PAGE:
timetolive - is the same as sinfo_timetolive (see section 5.2.2) timetolive - is the same as sinfo_timetolive (see section 5.2.2)
context - is the same as sinfo_context (see section 5.2.2) context - is the same as sinfo_context (see section 5.2.2)
8.8 sctp_recvmsg() 8.8 sctp_recvmsg()
An implementation may provide a library function (or possibly system An implementation may provide a library function (or possibly system
skipping to change at page 61, line 22 skipping to change at page 65, line 7
8.8 sctp_recvmsg() 8.8 sctp_recvmsg()
An implementation may provide a library function (or possibly system An implementation may provide a library function (or possibly system
call) to assist the user with the advanced features of SCTP. Note call) to assist the user with the advanced features of SCTP. Note
that in order for the sctp_sndrcvinfo structure to be filled in by that in order for the sctp_sndrcvinfo structure to be filled in by
sctp_recvmsg() the caller must enable the sctp_data_io_events with sctp_recvmsg() the caller must enable the sctp_data_io_events with
the SCTP_EVENTS option. the SCTP_EVENTS option.
sctp_recvmsg(). Its syntax is, sctp_recvmsg(). Its syntax is,
ssize_t sctp_recvmsg(int s, ssize_t sctp_recvmsg(int sd,
void *msg, void *msg,
size_t *len, size_t len,
struct sockaddr *from, struct sockaddr *from,
socklen_t *fromlen socklen_t *fromlen
struct sctp_sndrcvinfo *sinfo struct sctp_sndrcvinfo *sinfo
int *msg_flags) int *msg_flags)
s - is the socket descriptor sd - is the socket descriptor
msg - is a message buffer to be filled. msg - is a message buffer to be filled.
len - is the length of the message buffer. len - is the length of the message buffer.
from - is a pointer to a address to be filled with from - is a pointer to a address to be filled with
the sender of this messages address. the sender of this messages address.
fromlen - is the from length. fromlen - is the from length.
sinfo - A pointer to a sctp_sndrcvinfo structure sinfo - A pointer to a sctp_sndrcvinfo structure
to be filled upon receipt of the message. to be filled upon receipt of the message.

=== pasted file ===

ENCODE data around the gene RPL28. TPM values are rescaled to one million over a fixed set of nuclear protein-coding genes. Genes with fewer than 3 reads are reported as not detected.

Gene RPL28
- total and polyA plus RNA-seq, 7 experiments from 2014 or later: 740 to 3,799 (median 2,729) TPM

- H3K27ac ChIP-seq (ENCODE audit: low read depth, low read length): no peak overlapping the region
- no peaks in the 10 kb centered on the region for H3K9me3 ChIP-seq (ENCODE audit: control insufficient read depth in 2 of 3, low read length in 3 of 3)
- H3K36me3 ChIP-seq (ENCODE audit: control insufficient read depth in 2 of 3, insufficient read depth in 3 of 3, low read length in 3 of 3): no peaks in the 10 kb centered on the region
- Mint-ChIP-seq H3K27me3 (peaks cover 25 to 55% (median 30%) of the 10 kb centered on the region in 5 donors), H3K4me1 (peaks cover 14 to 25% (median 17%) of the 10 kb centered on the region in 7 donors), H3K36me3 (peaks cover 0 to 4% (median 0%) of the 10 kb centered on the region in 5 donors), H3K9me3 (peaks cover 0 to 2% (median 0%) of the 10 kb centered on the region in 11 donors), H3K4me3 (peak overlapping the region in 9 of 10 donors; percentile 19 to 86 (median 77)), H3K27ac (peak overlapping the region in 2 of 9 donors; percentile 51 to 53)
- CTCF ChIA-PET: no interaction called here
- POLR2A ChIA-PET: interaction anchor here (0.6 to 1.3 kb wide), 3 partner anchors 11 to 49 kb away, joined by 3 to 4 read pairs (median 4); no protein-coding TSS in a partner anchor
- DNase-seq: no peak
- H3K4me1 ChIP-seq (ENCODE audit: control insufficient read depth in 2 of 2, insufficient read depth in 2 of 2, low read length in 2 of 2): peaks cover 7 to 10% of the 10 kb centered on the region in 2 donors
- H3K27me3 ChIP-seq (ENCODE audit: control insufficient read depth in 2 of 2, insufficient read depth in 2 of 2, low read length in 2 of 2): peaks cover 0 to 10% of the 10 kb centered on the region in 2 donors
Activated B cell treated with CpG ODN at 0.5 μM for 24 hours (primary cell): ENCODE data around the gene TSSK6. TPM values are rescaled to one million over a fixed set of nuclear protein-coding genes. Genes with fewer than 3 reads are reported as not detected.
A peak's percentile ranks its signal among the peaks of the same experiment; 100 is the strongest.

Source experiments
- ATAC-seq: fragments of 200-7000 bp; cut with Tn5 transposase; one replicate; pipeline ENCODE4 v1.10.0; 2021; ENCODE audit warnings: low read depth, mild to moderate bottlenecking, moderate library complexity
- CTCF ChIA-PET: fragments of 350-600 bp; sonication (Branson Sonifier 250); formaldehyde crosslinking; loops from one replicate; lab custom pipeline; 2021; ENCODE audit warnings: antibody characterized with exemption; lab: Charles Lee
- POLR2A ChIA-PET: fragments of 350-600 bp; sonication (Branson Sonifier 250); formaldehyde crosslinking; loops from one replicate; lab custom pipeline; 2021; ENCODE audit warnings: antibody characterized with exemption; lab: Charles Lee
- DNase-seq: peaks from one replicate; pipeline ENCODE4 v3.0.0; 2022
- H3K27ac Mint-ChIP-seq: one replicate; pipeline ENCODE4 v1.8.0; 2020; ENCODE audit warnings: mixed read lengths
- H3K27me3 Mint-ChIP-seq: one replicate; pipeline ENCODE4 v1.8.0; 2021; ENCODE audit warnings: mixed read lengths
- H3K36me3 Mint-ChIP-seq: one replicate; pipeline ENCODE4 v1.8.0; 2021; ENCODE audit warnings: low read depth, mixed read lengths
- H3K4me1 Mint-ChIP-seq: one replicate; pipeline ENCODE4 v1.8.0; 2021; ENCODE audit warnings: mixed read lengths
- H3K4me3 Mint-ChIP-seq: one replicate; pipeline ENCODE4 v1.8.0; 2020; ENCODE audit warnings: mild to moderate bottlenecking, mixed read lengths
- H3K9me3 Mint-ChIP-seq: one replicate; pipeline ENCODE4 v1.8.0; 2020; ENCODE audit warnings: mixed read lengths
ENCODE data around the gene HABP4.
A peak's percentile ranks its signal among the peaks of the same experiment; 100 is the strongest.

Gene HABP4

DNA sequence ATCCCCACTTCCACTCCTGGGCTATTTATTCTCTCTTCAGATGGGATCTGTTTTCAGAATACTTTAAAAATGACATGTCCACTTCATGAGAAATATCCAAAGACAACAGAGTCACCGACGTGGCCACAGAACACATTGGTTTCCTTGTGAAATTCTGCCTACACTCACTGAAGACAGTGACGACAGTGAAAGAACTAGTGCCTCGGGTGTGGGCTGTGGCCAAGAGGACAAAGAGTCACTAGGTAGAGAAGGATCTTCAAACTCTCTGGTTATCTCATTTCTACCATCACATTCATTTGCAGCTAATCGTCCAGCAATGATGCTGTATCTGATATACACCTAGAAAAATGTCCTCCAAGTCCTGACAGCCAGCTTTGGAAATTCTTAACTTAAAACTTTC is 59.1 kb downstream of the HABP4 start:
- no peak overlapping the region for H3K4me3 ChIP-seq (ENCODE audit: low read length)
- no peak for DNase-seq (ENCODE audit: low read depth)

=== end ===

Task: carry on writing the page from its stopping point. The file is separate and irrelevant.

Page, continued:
msg_flags - A pointer to a integer to be filled with msg_flags - A pointer to a integer to be filled with
any message flags (e.g. MSG_NOTIFICATION). any message flags (e.g. MSG_NOTIFICATION).
8.9 sctp_connectx() 8.9 sctp_connectx()
An implementation may provide a library function (or possibly system An implementation may provide a library function (or possibly system
call) to assist the user with associating to an endpoint that is call) to assist the user with associating to an endpoint that is
multi-homed. Much like sctp_bindx() this call allows a caller to multi-homed. Much like sctp_bindx() this call allows a caller to
specify multiple addresses at which a peer can be reached. specify multiple addresses at which a peer can be reached. The way
the SCTP stack uses the list of addresses to set up the association
is implementation dependant. This function only specifies that the
stack will try to make use of all the addresses in the list when
needed.
Note that the list of addresses passed in is only used for setting up
the association. It does not necessarily equal the set of addresses
the peer uses for the resulting association. If the caller wants to
find out the set of peer addresses, it must use sctp_getpaddrs() to
retrieve them after the association has been set up.
sctp_connectx(). Its syntax is, sctp_connectx(). Its syntax is,
int sctp_connectx(int s,
int sctp_connectx(int sd,
struct sockaddr *addrs, struct sockaddr *addrs,
int addrcnt) int addrcnt)
s - is the socket descriptor sd - is the socket descriptor
addrs - is an array of addresses. addrs - is an array of addresses.
addrcnt - is the number of addresses in the array. addrcnt - is the number of addresses in the array.
8.10 sctp_send()
An implementation may provide another alternative function or system
call to assist an application with the sending of data without the
use of the CMSG header structures. The function takes the following
form:
sctp_send(). Its syntax is,
int sctp_send(int sd,
const void *msg,
size_t len,
const struct sctp_sndrcvinfo *sinfo,
int flags);
sd - is the socket descriptor
msg - The message to be sent
len - The length of the message
sinfo - A pointer to a sctp_sndrcvinfo struture used
as described in 5.2.2 for a sendmsg call.
flags - is used in the same format as the sendmsg call
flags (e.g. MSG_DONTROUTE).
This function call may also be used to terminate an association using
an association identification by setting the sinfo.sinfo_flags to
MSG_EOF and the sinfo.sinf_associd to the association that needs to
be terminated. In such a case the len of the message would be zero.